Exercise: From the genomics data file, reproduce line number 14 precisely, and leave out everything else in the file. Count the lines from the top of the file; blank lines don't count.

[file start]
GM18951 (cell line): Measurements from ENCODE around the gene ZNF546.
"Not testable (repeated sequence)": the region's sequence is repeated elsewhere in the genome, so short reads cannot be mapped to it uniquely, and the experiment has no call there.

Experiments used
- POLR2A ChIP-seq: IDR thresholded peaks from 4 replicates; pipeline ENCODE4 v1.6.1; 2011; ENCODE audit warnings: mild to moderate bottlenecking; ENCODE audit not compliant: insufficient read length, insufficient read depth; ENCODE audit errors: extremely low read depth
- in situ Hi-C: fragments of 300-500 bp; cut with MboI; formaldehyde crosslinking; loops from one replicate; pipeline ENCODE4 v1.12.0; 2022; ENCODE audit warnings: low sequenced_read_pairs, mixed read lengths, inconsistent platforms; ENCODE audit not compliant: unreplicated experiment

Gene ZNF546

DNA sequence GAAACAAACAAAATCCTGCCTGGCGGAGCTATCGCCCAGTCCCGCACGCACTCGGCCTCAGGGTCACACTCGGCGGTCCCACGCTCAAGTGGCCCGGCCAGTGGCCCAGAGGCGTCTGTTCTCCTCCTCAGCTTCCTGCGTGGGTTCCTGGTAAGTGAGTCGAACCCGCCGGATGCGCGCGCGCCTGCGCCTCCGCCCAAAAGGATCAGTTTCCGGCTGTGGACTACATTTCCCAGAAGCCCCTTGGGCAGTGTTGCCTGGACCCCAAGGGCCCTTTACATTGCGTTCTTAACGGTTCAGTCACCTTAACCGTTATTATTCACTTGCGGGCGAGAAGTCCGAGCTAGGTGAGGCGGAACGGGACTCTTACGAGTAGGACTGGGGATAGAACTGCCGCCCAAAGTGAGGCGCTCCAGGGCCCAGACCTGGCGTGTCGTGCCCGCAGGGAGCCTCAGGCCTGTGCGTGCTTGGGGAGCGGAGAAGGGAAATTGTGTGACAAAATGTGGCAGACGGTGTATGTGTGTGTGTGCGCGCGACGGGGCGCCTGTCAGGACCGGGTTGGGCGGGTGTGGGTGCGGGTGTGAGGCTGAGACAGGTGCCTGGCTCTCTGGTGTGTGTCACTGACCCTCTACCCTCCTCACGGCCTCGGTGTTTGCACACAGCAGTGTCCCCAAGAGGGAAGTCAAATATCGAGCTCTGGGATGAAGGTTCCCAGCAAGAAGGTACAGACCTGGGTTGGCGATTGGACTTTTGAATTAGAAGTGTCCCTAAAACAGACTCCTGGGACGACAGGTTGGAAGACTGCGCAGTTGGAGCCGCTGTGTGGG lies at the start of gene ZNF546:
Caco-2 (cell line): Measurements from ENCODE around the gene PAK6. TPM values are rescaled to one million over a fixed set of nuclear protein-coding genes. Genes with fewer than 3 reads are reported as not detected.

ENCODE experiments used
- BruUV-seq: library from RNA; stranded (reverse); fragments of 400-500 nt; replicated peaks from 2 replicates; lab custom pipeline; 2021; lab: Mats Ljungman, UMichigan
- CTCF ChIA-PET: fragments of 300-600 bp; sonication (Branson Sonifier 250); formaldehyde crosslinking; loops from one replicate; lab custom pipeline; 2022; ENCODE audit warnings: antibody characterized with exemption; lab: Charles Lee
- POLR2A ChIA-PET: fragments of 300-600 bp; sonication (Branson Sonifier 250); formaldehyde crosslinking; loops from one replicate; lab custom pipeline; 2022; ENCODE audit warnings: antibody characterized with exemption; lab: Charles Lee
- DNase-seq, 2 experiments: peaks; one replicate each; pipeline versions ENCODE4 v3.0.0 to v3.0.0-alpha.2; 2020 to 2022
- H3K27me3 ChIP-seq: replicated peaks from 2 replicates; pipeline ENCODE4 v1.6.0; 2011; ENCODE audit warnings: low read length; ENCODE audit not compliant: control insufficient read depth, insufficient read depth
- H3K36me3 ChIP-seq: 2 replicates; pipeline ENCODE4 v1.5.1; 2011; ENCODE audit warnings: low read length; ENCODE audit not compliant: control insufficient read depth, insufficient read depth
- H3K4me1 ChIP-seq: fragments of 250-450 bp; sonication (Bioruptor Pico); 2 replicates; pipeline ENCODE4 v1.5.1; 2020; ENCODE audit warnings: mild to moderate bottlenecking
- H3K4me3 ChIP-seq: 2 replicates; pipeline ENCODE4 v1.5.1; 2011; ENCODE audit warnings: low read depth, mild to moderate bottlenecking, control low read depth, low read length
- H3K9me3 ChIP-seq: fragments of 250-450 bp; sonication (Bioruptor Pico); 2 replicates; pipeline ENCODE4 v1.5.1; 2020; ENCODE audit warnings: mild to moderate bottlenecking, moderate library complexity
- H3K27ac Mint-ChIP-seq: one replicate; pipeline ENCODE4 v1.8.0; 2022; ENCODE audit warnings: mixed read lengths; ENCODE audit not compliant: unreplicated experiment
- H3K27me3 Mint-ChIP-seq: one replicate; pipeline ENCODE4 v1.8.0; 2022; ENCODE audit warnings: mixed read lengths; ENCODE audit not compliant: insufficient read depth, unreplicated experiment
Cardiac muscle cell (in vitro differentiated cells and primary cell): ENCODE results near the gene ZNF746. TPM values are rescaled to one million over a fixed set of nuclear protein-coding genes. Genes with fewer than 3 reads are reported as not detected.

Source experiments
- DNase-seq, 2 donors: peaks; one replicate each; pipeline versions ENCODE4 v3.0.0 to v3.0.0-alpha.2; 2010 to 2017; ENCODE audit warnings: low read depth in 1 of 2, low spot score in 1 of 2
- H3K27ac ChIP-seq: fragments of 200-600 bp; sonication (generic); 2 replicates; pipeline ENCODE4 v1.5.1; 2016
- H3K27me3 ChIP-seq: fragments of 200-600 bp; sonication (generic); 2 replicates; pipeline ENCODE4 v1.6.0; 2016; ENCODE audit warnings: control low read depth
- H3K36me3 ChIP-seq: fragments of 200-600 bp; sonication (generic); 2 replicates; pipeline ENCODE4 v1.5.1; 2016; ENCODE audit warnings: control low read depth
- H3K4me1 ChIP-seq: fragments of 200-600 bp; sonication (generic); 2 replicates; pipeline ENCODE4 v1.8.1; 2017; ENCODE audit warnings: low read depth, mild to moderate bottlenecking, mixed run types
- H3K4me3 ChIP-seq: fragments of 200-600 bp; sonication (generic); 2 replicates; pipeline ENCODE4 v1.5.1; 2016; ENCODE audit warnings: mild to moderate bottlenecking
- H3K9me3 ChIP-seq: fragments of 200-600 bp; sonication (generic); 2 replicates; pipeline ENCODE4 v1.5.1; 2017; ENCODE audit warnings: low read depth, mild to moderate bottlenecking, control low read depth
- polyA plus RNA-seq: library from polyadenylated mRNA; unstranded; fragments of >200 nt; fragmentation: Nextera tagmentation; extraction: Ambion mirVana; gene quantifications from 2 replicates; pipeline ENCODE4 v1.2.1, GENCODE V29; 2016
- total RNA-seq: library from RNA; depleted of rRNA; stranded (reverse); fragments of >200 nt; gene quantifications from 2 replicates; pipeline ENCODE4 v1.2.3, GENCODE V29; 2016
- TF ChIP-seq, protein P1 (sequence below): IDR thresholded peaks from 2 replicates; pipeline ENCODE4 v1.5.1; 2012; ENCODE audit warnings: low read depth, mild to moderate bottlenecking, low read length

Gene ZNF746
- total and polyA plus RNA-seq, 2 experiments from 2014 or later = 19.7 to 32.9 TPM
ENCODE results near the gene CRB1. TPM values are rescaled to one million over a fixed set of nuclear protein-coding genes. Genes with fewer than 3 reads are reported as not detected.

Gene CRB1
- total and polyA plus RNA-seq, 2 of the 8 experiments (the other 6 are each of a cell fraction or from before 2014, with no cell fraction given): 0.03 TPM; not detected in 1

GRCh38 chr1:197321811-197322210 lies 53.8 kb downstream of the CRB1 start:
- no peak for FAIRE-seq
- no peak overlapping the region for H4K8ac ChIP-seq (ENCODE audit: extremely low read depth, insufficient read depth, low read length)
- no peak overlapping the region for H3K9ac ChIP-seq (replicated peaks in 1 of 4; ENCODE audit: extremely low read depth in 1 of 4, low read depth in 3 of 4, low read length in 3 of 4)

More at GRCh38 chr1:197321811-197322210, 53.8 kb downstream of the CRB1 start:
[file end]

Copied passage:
- H3K27me3 ChIP-seq: replicated peaks from 2 replicates; pipeline ENCODE4 v1.6.0; 2011; ENCODE audit warnings: low read length; ENCODE audit not compliant: control insufficient read depth, insufficient read depth